How much, then, of a distinction is there here, or should there be here, between choir and soloists? Should one think of them separately at all? ‘I’ve always thought of it as an eight-voice piece, not unlike Andrew Parrott says. Elsewhere, I’d probably do it with individual voices, because there’s not a lot for the individual soloists to do, the ladies in particular. Or I could have done it by giving solos to individual members of the choir, but that puts a lot of pressure on them to be major soloists in the same concert, and I thought then that I wouldn’t have the dramatic [spatial] possibilities. So to have extra bodies does help.’ That said, all the members of the choir would be capable of it, and indeed here they had a mixture: the third tenor, Volker Arndt, for instance, would be stepping out of the choir (very successfully) from time to time. Moreover, the ‘warmth and the luxury feel’ of a German choir, partly born of the greater rehearsal time available by comparison to an English choir, helped further dissolve any distinction. ‘It goes in deeper,’ as opposed to the traditional English ‘shortcut’ of sightreading and minimal rehearsal. Not that he wanted the tenors to sound the same: Arndt, Thomas Hobbs, and Andrew Staples all had different voices, but they would complement each other.
Ultimately, though, decisions would always come down to the following sensible principle: ‘Work out what Monteverdi would have done. Work out whether that was his ideal, or just what had to happen. Did he, for instance, have double reeds? Probably not. Or rather, he would have had them in Mantua, but not in the cathedral. And then whether they played in Venice or not; certainly for the festivals they had them. But if he had had players who could play as well as this, would he have used them more? And would he have used more singers if he had had them? And this is a RIAS Kammerchor concert. They can pretty much do everything.’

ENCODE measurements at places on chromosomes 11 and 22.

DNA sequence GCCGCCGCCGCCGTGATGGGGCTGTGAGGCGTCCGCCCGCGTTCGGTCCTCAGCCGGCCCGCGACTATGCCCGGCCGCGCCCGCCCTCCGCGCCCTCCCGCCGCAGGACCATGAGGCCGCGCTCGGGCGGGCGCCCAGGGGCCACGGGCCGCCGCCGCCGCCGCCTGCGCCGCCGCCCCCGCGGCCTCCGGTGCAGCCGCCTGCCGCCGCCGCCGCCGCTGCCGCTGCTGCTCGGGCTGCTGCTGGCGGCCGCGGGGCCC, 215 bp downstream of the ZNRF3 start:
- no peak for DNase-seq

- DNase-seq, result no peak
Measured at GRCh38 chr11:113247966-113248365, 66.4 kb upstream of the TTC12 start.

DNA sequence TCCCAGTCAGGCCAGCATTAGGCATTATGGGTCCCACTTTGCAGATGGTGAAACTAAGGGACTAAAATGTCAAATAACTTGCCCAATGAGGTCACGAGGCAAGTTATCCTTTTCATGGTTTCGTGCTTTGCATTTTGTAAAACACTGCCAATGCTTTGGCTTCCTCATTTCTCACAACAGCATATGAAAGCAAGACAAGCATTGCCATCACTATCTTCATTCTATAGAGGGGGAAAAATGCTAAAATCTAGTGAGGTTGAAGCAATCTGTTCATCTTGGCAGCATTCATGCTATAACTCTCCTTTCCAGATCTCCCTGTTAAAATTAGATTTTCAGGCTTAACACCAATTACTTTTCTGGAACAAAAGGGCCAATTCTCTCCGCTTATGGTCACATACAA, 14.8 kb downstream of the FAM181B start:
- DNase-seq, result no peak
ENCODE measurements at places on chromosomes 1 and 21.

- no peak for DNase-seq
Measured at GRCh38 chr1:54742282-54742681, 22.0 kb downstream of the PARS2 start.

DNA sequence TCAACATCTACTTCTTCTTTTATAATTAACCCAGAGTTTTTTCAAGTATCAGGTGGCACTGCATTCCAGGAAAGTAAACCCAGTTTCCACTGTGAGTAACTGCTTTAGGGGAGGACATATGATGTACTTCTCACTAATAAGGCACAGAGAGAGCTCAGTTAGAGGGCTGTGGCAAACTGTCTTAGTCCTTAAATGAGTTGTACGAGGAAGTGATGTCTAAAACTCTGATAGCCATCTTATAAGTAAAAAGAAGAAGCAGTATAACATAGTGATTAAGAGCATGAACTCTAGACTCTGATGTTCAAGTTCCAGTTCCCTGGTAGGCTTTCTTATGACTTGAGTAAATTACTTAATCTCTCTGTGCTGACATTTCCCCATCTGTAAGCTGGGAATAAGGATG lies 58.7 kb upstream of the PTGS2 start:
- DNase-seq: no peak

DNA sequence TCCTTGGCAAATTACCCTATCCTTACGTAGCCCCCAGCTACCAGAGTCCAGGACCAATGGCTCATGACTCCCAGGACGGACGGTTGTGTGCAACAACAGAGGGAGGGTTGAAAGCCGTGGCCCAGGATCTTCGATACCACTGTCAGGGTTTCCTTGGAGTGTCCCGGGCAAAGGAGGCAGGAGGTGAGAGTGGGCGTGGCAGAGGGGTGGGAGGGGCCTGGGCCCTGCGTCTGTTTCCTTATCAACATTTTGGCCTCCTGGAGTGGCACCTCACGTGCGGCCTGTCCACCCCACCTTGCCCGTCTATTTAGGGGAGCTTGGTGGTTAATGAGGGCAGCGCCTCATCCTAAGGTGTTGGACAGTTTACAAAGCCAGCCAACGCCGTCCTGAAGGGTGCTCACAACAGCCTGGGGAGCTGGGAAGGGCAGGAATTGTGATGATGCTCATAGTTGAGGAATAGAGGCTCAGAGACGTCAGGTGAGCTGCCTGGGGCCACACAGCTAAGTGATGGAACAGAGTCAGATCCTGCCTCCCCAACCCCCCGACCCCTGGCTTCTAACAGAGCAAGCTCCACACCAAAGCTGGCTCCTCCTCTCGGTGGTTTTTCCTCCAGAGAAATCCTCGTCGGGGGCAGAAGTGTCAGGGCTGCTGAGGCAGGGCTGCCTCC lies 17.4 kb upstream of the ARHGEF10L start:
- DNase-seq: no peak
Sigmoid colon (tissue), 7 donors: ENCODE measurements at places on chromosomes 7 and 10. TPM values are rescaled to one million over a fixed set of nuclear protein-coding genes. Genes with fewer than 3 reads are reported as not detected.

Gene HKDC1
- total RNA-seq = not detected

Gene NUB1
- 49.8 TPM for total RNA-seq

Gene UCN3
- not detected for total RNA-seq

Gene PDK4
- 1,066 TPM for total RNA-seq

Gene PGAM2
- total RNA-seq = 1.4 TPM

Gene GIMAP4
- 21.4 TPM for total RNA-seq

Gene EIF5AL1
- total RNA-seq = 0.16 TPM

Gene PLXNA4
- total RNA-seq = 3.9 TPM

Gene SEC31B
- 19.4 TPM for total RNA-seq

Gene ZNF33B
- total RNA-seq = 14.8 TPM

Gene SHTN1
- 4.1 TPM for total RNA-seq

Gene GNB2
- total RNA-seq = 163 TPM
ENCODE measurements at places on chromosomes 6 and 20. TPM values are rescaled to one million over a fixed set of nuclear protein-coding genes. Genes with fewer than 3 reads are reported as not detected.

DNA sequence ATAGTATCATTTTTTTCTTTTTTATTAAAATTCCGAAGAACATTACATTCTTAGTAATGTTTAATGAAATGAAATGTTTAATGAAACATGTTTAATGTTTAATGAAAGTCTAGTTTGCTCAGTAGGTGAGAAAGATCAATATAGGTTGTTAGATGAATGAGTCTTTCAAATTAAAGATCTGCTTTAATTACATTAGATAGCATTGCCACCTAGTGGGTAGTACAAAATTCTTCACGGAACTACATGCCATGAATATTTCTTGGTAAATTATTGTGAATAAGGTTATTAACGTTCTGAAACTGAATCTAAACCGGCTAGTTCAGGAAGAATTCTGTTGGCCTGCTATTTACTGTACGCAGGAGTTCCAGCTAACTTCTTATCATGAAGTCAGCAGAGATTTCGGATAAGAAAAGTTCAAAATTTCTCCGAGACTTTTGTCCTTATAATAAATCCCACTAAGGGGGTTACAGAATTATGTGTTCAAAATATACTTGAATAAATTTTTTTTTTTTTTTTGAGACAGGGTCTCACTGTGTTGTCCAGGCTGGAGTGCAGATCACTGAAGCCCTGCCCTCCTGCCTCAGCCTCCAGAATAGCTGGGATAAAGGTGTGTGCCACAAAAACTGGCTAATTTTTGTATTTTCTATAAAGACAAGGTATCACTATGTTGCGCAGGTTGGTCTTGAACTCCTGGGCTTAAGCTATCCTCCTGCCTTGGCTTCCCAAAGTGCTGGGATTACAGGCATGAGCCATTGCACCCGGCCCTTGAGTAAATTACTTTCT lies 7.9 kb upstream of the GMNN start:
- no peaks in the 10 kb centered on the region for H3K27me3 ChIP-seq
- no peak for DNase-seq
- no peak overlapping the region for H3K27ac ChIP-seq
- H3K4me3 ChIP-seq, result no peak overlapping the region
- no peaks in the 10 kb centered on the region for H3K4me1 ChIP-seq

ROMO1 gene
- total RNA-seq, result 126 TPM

We closed, doubtless predictably on my part, by talking a little about the man whose name – and example – adorns the hall: Pierre Boulez. Boulez never conducted the Vespers, but thought very highly of Monteverdi – who would not? – and planned at one point to conduct the work as part of his opening concert season for a reformed Paris Opera (a project that, sadly, never came into being). He also spoke fondly of having heard Roger Désormière rehearse the work. I asked Doyle whether he could imagine what Boulez might have brought to the work, almost certainly conducting it on modern instruments, and certainly with a high modernist aesthetic. Would his own approach have anything in common with this imaginary performance, not that it need do so? Doyle had always had the regret of having had to turn down the opportunity to assist Boulez with the BBC Singers for a Prom, ‘because I was on honeymoon. Everyone has regrets, but that would have been a very short marriage, I think, otherwise. I think, though, given this room, and given that this is a festival concert, I think he would have done something quirky. I’ve put in sandwiches of vocal and instrumental movements, so there’s a nice logic to it. He wasn’t mathematical – well he was, but he wasn’t only that – but he was precise. And I have an instinctive drama about me, I think, which can sometimes be a little bit crazy, but I also have to plan a lot. And the more you plan, the more you can release that drama.’ Rather than be merely arbitrary? ‘Precisely. Never just whimsy: planned whimsy. So I think Boulez would rather have liked this, especially with the pre-concert concert [the Mass], in a different space, making use of what is different, as well as what they have in common.’ Why, I asked, could we not have more of his programming too: Machaut and Webern, Bartók and mediæval coronation music? ‘We can – and we will,’ I was assured.
With that in mind, and our time almost up, Doyle pointed me to the choir’s debut concert early next year in the Großer Saal of Hamburg’s new Elbphilharmonie. Playing with the Ensemble Resonanz: the Choir, under his direction, will perform Bach, Victoria, Henze, and James MacMillan. If only the website did not already read ausverkauft…